Nick Denton's controversial online site offended too many powerful people.
While there are legitimate grounds for critique of Section 18C, David Leyonhjelm’s ‘test’ case is not the ideal candidate.
David Leyonhjelm's complaint over being called an 'angry white male' could showcase the difficulty in launching a successful action under Section 18C and undermine an argument in support of repeal.
The government claims changes to Section 18C are no longer on its agenda.
Section 18C is limited in scope, and it would thus be wrong to claim that free speech carte blanche is under threat.
Tshwane Executive Mayor Kgosientso Ramokgopa, surrounded by school pupils and officials, samples the metropole’s free internet service.
Pretoria News/Masi Losi
That South Africa has voted against rights enshrined in its globally celebrated, progressive constitution suggests a troubling indifference to its human rights commitments.
Why do campuses have “free speech zones”?
Are speech codes and free-speech zones silencing speech on college and university campuses?
Case isn’t about free press, it’s about protecting privacy.
Andrew Matthews / PA Archive/Press Association Images
There is a stronger public interest in privacy than in revealing salacious showbiz title-tattle, no matter what the papers say.
It is for George Brandis to decide whether and how to audit Commonwealth laws for justifiable encroachments on common law rights.
The Australian Law Reform Commission has given George Brandis a report that does all that it reasonably could, while falling well short of what it was asked to do.
Does freedom of speech benefit any group of society more than another?
Those who benefit from, and defend, freedom of speech are often those who already enjoy the most privilege in society.
Galileo Galilei was imprisoned for his ‘heretical’ views.
The 'No Platform' campaign from the National Union of Students is stifling debate on university campuses.
Mary Mark Ockerbloom
You might think today's government is harsh, but the 1790s were a tough time for those who wanted to speak their mind.
Should school students wear a uniform?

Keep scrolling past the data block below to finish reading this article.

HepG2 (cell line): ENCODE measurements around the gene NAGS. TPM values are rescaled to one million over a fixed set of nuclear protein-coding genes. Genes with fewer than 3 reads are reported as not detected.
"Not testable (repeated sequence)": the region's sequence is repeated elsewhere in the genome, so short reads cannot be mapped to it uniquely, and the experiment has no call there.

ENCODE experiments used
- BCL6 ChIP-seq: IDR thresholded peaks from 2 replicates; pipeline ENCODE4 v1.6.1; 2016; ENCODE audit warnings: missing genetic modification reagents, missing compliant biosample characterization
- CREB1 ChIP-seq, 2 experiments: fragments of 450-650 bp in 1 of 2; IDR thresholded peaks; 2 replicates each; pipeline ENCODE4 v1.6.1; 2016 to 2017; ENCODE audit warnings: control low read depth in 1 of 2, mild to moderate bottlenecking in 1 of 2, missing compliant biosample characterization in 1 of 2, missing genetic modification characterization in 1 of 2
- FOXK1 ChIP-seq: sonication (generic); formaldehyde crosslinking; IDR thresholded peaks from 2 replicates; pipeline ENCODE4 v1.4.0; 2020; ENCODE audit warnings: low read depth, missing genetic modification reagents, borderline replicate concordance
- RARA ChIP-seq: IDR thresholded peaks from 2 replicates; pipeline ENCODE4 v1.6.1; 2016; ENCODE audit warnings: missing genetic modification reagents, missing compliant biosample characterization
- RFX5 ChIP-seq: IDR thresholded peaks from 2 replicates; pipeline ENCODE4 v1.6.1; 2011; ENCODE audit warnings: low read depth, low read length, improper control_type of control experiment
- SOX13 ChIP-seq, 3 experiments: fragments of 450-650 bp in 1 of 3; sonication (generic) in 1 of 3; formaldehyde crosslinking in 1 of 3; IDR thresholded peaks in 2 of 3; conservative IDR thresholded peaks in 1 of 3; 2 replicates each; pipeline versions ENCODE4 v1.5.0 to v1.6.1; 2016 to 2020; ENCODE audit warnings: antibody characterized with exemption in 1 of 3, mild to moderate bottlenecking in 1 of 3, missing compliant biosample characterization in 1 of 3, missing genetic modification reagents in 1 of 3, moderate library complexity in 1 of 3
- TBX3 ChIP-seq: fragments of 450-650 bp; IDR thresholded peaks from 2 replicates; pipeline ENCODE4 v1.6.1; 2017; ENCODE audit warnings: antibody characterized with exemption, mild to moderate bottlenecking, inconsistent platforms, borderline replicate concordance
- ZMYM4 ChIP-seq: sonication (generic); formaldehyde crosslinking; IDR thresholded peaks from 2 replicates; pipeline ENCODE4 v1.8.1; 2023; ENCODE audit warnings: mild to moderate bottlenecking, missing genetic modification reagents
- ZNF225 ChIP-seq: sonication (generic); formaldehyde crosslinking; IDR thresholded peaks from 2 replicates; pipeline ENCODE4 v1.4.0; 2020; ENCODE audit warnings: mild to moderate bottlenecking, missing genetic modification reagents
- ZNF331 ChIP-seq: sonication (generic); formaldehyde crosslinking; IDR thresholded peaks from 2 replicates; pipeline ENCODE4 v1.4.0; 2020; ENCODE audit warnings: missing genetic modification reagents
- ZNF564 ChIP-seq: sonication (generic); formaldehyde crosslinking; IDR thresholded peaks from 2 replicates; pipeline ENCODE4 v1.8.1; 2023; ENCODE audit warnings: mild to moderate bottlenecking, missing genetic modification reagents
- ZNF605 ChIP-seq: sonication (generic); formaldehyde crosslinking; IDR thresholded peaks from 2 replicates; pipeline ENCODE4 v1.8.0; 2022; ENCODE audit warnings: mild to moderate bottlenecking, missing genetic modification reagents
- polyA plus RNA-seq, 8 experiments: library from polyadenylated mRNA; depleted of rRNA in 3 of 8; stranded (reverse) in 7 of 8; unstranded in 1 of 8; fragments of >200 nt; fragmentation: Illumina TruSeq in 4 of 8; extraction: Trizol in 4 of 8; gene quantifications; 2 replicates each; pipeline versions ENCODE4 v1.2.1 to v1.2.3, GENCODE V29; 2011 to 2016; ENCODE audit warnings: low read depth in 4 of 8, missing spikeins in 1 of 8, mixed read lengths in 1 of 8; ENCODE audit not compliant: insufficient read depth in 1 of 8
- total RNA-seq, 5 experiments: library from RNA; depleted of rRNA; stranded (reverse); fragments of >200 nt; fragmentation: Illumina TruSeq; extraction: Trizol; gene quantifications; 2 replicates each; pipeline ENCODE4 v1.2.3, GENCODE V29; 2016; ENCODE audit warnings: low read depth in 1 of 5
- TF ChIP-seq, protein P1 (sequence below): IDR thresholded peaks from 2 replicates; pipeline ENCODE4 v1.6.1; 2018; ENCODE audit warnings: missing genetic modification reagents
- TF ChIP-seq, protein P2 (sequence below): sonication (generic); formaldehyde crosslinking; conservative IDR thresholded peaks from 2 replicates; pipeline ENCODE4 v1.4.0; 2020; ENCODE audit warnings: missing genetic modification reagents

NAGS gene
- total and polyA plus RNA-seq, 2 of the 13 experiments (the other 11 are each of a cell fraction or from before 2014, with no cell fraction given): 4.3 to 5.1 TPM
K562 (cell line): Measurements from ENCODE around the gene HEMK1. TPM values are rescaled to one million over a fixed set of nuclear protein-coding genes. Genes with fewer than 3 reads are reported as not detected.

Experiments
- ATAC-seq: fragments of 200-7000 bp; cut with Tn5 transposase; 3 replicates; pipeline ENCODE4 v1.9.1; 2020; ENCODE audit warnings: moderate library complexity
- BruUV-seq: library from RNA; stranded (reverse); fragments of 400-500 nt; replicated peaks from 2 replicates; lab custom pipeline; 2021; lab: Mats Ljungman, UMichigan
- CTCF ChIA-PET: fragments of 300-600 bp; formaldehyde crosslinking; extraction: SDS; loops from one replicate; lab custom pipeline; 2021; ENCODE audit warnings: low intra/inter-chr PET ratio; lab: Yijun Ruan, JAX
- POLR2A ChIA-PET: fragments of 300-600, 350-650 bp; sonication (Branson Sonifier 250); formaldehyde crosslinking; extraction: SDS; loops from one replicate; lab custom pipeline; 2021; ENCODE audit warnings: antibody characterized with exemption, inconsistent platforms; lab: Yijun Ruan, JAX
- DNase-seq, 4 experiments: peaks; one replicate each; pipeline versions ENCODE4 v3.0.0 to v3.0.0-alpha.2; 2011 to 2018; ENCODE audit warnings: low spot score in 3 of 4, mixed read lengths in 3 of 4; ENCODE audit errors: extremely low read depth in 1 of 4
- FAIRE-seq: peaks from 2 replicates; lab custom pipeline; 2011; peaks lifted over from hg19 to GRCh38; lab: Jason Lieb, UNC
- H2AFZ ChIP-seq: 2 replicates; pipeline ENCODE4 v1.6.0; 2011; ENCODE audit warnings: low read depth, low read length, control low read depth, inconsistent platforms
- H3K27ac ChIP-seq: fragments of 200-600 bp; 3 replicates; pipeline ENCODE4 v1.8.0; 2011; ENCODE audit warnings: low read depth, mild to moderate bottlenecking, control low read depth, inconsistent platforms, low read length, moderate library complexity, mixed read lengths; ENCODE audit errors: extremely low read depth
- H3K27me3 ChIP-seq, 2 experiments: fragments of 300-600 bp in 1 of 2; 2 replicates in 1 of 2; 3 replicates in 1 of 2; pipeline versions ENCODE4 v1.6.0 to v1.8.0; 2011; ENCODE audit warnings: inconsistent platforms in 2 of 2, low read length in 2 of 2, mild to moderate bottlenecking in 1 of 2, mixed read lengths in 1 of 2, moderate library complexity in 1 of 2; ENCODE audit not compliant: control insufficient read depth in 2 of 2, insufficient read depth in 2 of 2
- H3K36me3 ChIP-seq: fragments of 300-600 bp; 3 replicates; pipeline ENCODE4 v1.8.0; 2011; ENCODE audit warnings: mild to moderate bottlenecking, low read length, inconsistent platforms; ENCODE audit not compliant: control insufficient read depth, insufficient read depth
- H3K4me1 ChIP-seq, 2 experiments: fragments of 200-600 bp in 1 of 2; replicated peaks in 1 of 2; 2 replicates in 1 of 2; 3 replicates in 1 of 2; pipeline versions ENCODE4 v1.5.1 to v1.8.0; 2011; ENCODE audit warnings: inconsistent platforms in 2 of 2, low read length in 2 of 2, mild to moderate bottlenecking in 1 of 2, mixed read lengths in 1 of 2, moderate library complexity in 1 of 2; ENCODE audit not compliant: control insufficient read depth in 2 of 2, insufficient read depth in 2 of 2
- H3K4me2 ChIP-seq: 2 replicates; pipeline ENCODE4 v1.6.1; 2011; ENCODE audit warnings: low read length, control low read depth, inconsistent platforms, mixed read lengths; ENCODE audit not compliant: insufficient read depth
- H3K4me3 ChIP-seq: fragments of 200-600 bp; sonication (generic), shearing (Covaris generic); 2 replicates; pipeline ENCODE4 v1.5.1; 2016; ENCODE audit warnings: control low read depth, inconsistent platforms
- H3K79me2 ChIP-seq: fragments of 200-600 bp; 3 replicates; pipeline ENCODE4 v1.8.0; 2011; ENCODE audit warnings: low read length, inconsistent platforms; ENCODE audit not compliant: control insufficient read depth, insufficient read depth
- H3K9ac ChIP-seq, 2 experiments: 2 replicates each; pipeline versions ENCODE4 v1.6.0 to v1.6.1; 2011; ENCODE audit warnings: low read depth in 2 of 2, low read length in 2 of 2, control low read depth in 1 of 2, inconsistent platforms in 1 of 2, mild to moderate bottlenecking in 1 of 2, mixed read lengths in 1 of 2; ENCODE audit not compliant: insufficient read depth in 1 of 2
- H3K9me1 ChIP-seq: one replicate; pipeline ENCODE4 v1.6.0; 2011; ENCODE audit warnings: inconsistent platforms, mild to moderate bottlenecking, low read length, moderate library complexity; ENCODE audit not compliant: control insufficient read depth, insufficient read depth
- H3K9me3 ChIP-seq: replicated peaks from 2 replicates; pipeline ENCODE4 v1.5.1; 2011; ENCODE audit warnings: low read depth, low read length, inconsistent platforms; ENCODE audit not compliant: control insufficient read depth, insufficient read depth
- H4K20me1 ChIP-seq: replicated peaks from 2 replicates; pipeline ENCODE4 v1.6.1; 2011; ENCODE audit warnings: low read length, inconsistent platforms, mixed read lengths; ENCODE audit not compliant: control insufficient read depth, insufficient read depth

Students' image via www.shutterstock.com
Many schools claim that when students attend in uniforms, it improves discipline, and leads to academic gains. But does it?
Big news for Myanmar.
Reuters/Soe Zeya Tun
Victory for Aung San Suu Kyi’s National League for Democracy does not necessarily mean free speech is a given.
A video with historian David Starkey was removed from the University of Cambridge website.
Gareth Fuller/ PA Archive
In defence of the campaign by students and lecturers at Cambridge for the university to take down a promotional video featuring the controversial historian.
#BrusselsLockdown: a time for armed guards … and cat pictures.
As is distant wars, journalists in France are now kept away from areas where security forces intervene against terrorists. Should this be welcomed?
The role of police during the students protests has come in for strong criticism.
The #feesmustfall movement brought gains for democracy. As relatively free spaces for enquiry, universities have a public duty to fight, not facilitate, a slide into a national security state.
Press freedom in peril.
Two incidents have stressed the fragility of free speech in Britain in the face of police use of anti-terror legislation to seize materials from journalists and academics. The Independent has reported…
Where should schools draw the line?
Courts have left teachers and administrators without adequate guidance on schoolchildren's free speech rights. Should schools exercise censorship?
Since 1982, over 11,000 books have been challenged by individuals seeking to have them banned from schools or libraries.
'Book' via www.shutterstock.com
When only six people showed up for a panel designed to raise awareness of banned books, the pot needed to be stirred a bit.
Students protest at South Africa’s Stellenbosch University demanding the right to be taught in English rather than Afrikaans, which they identify with apartheid.
The university should be the bastion of the right to free expression in the promotion of democracy, and has a moral and ethical obligation to provide spaces for fierce debate and critical engagement.
Facebook is trying to manage abuse and hate speech.
The social media giant says it takes online abuse seriously. But there are calls for it to do more amid reports it's not doing enough to deal with threats or abuse.